Steve Jones examines the history of the new science, the methods used and asks if it can explain the human drive to language, religion and culture.
Melvyn tells the story of Darwin's early life in Shropshire and discusses the significance of the three years he spent at Cambridge, where his interests shifted from religion to natural science. Featuring contributions from Darwin biographer Jim Moore, geneticist at University College London Steve Jones, fellow of Christ's College Cambridge David Norman and assistant librarian at Christ's College Cambridge Colin Higgins.
"Away ungodly Vulgars, far away,
Fly ye profane, that dare not view the day,
Nor speak to men but shadows, nor would hear
Of any news, but what seditious were,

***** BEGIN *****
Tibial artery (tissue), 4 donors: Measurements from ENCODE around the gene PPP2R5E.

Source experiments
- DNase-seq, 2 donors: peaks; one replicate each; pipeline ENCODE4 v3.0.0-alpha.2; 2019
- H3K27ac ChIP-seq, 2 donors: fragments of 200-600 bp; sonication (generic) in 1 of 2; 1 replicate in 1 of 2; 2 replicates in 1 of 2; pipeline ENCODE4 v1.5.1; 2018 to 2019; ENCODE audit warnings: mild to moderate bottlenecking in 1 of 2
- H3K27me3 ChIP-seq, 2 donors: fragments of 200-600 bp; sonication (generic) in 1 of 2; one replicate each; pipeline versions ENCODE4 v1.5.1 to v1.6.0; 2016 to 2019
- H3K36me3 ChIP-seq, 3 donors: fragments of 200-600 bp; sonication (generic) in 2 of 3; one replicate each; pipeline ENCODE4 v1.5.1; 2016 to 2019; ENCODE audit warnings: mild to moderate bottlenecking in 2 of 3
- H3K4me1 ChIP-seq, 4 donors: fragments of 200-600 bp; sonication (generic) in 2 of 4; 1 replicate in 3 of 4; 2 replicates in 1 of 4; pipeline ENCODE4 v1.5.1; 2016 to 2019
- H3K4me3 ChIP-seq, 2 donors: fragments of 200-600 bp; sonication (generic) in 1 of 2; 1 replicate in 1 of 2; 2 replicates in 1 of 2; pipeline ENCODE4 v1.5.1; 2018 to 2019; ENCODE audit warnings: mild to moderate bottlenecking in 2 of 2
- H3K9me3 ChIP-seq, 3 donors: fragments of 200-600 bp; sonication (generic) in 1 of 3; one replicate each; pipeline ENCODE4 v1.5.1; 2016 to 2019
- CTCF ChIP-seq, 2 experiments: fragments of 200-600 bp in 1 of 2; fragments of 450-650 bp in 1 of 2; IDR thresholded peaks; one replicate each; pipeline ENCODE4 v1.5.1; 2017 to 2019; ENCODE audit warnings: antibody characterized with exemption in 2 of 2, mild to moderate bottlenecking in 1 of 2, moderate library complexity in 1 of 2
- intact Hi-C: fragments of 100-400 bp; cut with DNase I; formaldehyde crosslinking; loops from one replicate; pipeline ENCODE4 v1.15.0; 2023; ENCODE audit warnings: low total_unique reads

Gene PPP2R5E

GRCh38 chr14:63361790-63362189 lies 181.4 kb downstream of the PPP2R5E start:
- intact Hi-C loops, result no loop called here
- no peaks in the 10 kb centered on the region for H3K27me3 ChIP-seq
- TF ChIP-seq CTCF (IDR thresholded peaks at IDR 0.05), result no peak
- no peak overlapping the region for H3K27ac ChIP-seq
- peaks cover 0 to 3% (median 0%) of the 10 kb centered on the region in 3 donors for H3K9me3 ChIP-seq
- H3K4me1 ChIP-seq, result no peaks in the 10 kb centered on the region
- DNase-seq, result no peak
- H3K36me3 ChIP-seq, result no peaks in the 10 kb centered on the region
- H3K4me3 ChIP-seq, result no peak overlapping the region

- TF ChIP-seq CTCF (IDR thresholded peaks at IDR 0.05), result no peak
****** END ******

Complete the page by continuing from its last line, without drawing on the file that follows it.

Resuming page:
Hateful and harmful and ever to the best,
Whispering their scandals ... "
In 1614 the poet and playwright George Chapman poured scorn on the popular appetite for printed news. However, his initial scorn did not stop him from turning his pen to satisfy the public's new found appetite for scandal.
From the advent of the printing press the number of books printed each year steadily increased, and so did literacy rates. With a growing and socially diverse readership appearing over the sixteenth and seventeenth centuries, printed texts reflected controversy in every area of politics, society and religion. In the advent of the Civil War, print was used as the ideological battleground by the competing forces of Crown and Parliament.
What sorts of printed texts were being produced? How widespread was literacy and who were the new consumers of print? Did print affect social change? And what role did print play in the momentous English Civil War?